Espacenet, like Google Patents, draws its most significant benefit from its ease of use, especially if the user does not have much searching experience. However, these search engines' weaknesses are also similar, as Espacenet, like Google Patents, only has approximately 95-98% of all patents and publications. One potential solution to this is using Google Patents and Espacenet alongside each other, which would help cover the gaps in references each search engine has individually.
USPTO Patent Public Search
Some countries even have their own search sites, such as the USPTO's Patent Public Search. This site recently replaced and combined two of their old search sites, patFT and appFT. A searcher may prefer the Patent Public Search site if they are searching for references in the United States, as this is likely the most complete single search site for the US. However, this site only includes references from the US, as that is the only jurisdiction the USPTO covers. So, if a searcher needs to find references from other jurisdictions (such as China, the EPO, etc.), they will have to search on another site, either in combination with the Patent Public Search or in place of it.
Lastly, a searcher may choose to use any of a number of available paid searching software services. The benefits of this type of software can change depending on what company owns it but may include useful features that would not be found on the free search sites mentioned previously. While this could help a searcher find more results or precisely what they are looking for, that is not guaranteed, and they would likely need to pay for access to the software to find out.
No matter what option a searcher chooses, there are some imperfections that all search engines suffer from, and that will make it so a searcher will always miss something. It is essential to remember that the pure volume of references in the United States and worldwide means it is impossible to catch everything. Additionally, in the United States, there is an 18-month “blind spot” where a reference may have been filed with the patent office but has not yet been published, meaning that it is a reference that can be cited against a patent application, but there is no way to know about it until it publishes. Also, as previously mentioned, not every reference is included in every search engine. These issues are part of why any patent office worldwide will conduct its own search for references, so while a searcher may miss something, an examiner may be able to fill in any gaps.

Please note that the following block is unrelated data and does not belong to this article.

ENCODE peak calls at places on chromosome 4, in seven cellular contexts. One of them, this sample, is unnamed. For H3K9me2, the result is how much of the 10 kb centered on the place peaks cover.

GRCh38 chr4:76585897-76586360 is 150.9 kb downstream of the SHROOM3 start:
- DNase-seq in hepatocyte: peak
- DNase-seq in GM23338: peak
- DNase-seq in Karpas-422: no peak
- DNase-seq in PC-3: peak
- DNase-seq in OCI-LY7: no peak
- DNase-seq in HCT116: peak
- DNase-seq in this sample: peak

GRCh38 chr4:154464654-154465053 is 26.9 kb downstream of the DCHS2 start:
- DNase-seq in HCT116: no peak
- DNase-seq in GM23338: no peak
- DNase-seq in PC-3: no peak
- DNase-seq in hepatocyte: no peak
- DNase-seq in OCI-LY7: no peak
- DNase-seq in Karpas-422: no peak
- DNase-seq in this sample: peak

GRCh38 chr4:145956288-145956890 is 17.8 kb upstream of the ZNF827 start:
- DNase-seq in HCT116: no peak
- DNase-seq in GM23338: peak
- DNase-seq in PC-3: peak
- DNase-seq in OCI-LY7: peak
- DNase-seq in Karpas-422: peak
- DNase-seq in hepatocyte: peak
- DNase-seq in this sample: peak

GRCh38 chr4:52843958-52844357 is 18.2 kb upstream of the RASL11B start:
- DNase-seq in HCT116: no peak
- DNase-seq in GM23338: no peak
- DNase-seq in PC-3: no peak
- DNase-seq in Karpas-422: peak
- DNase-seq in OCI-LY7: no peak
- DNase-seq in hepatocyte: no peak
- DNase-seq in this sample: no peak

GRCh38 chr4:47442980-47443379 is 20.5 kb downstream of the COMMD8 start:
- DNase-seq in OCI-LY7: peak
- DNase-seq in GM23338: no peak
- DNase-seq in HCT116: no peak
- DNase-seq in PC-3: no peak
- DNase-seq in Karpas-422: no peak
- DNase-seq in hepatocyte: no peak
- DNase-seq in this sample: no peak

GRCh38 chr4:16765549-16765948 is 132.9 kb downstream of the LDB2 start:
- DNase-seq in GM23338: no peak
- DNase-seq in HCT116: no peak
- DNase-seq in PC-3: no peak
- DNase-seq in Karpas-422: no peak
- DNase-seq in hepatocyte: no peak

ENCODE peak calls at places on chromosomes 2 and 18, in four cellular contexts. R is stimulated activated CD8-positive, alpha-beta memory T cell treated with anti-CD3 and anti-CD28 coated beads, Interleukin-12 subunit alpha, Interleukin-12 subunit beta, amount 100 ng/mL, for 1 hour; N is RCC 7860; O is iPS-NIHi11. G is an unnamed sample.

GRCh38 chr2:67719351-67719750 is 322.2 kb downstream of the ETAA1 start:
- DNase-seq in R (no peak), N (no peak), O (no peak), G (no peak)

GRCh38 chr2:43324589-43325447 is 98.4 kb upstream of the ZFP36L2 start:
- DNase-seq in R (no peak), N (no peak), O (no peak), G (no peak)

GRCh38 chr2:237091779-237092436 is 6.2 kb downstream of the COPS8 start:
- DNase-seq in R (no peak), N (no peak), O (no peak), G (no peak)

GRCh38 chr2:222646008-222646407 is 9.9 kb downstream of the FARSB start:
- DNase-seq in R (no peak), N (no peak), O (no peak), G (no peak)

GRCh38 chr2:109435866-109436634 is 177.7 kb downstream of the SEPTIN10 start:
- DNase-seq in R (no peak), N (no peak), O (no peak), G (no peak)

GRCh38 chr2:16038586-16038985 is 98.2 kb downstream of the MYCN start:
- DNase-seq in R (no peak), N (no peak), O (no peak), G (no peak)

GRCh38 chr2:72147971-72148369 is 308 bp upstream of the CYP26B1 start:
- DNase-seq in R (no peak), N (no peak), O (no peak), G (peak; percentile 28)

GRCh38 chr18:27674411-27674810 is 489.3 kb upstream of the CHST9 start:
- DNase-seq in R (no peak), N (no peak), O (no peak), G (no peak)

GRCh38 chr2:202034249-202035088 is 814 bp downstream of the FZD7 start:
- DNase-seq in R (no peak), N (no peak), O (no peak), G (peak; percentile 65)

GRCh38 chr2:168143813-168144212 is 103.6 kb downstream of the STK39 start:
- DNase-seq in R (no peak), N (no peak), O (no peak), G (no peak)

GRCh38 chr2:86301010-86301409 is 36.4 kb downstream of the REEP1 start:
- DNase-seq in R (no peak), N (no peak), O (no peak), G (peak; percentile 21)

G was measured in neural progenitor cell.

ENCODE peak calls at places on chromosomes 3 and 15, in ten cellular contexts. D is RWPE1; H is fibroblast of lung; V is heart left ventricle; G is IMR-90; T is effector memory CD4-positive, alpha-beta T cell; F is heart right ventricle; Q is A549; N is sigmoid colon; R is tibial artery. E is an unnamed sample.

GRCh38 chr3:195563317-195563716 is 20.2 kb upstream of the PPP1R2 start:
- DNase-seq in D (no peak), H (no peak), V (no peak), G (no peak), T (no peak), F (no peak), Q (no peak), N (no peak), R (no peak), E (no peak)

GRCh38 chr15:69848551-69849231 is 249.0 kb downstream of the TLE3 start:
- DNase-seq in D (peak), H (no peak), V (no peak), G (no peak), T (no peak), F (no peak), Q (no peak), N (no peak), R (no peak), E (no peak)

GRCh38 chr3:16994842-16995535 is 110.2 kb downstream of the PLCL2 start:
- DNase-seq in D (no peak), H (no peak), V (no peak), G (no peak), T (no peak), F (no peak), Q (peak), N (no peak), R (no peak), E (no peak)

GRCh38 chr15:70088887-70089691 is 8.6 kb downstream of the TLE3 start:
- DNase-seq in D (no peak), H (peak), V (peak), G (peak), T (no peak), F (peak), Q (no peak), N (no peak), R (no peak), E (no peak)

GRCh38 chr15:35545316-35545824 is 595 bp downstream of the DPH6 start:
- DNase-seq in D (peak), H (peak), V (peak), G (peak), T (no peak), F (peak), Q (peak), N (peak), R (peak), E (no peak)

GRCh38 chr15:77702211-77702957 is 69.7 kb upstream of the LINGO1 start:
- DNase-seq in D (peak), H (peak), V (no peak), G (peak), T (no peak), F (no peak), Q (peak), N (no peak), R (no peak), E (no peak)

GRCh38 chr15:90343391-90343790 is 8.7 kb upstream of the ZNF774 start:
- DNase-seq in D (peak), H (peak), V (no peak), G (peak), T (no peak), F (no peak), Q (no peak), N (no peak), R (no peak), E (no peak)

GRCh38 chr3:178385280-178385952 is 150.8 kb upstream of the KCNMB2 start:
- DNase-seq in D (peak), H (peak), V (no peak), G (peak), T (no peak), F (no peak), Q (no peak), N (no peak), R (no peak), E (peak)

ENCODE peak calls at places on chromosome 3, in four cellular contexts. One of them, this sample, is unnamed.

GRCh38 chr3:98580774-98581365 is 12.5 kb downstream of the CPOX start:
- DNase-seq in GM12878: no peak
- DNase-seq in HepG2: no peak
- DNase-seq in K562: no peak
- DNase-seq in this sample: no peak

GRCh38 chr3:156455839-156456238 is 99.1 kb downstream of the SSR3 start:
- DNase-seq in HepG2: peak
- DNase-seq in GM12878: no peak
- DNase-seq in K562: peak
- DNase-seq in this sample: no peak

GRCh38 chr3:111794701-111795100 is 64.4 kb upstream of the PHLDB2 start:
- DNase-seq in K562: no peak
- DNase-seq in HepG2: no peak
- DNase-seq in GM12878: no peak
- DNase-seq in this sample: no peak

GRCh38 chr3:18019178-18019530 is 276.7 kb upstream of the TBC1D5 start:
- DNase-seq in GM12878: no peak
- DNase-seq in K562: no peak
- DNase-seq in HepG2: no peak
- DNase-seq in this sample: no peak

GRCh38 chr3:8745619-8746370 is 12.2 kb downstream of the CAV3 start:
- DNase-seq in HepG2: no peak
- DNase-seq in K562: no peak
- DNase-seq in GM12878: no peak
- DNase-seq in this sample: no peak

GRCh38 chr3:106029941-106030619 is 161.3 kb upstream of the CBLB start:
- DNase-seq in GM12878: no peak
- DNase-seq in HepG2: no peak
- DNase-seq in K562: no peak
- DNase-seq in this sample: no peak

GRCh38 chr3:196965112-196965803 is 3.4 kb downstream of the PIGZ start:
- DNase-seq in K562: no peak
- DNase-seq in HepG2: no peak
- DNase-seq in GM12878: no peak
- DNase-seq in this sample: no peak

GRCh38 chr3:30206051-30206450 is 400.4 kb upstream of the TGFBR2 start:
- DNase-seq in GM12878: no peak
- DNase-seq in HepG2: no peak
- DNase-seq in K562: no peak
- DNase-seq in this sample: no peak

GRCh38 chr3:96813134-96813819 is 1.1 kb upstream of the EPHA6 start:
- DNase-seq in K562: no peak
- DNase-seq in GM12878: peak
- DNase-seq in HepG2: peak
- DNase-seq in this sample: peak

How Gallium Law Can Help
We know that searching through millions of patent applications, both in the United States and worldwide, can be confusing, especially if you have little experience, and that is why we are here to help. At Gallium Law, our IP professionals regularly handle all types of patent searches and can help you with everything from the first steps of a search to what to do with the information we find. We even have a few tricks to find additional references another searcher might miss. You may be a business or an individual; in either case, you deserve to know what IP is available to you, what you are up against, and to have someone by your side. Contact us today by filling out this online form or contacting us at 651-256-9480 to schedule a Free and Confidential Consultation.
*The information provided in this article is not legal advice and should not be relied on as such. This article is meant for informational purposes only and is intended as a starting point in your search for answers to your legal questions.